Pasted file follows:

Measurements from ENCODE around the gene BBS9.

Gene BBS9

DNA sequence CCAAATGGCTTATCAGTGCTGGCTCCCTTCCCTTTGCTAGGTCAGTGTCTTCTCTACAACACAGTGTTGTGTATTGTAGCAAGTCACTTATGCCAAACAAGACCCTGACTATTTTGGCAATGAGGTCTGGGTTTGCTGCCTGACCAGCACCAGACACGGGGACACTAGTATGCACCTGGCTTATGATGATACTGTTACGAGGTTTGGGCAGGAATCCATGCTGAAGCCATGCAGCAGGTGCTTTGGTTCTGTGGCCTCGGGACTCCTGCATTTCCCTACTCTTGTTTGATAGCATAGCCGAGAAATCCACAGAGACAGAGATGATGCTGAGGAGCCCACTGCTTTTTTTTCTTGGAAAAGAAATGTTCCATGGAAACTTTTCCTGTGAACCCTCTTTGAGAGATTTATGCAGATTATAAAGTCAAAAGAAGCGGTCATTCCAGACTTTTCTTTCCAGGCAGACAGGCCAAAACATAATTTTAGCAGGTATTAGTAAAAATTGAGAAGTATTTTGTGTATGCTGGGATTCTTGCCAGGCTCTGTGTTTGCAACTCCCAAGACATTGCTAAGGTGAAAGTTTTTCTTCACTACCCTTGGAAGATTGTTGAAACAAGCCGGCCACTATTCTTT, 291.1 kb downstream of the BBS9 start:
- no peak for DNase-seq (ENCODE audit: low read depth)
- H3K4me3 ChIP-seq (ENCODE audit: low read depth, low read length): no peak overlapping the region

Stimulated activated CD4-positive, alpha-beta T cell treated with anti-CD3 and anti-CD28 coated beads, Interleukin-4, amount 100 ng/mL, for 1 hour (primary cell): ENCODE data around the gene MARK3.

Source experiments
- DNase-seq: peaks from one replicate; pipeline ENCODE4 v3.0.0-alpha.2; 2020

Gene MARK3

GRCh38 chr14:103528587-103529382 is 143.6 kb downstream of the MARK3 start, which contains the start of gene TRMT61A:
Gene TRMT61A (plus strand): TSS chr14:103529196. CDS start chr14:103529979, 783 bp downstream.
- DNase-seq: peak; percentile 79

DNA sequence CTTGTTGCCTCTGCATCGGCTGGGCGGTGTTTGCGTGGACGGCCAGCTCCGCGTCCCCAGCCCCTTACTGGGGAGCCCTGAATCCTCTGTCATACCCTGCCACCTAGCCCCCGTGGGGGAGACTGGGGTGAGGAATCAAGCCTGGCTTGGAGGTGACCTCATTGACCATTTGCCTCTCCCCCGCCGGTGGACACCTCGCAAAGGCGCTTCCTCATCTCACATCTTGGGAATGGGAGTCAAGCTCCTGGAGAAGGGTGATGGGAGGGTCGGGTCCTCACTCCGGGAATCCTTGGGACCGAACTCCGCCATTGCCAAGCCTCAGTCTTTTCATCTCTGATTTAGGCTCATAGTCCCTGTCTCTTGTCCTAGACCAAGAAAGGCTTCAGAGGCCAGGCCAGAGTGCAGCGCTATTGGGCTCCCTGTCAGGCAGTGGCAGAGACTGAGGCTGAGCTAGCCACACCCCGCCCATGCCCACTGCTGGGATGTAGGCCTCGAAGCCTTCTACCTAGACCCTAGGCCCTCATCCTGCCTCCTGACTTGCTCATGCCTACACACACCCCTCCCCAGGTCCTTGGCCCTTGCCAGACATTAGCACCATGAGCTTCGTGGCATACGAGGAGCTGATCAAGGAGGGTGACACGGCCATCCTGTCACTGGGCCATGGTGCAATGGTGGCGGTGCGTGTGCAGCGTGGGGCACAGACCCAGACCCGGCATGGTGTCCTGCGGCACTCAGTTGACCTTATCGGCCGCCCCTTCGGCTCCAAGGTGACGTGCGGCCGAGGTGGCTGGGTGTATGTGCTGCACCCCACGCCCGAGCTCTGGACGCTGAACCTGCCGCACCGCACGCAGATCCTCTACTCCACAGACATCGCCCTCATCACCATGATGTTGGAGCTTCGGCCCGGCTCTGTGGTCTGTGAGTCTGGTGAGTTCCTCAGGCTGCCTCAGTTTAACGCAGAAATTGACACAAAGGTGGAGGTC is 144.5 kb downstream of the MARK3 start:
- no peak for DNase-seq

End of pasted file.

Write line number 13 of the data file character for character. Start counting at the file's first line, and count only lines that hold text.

DNA sequence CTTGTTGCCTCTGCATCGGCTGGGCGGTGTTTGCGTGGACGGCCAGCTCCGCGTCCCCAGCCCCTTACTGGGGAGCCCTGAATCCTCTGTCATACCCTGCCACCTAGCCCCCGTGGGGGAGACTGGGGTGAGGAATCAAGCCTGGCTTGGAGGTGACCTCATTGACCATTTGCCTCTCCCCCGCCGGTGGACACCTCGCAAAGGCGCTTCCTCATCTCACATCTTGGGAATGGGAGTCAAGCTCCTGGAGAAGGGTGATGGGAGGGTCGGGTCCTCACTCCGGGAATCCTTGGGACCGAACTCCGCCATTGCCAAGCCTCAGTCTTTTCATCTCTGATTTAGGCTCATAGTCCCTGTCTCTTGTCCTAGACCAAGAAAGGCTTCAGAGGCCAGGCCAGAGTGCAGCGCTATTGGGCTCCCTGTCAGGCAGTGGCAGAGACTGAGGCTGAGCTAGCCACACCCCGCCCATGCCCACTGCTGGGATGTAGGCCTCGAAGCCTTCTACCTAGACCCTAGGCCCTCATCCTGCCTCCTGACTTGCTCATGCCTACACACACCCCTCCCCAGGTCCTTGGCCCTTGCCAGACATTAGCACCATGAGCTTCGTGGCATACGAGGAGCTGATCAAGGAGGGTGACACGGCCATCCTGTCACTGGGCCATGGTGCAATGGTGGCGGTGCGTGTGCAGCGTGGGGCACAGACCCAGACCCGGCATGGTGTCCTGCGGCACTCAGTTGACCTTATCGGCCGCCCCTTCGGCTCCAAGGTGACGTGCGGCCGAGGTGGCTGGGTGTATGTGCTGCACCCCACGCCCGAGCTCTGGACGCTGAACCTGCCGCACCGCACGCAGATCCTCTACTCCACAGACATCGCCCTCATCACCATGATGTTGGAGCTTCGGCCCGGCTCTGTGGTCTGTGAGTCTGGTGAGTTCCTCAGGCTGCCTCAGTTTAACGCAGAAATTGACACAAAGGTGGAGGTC is 144.5 kb downstream of the MARK3 start: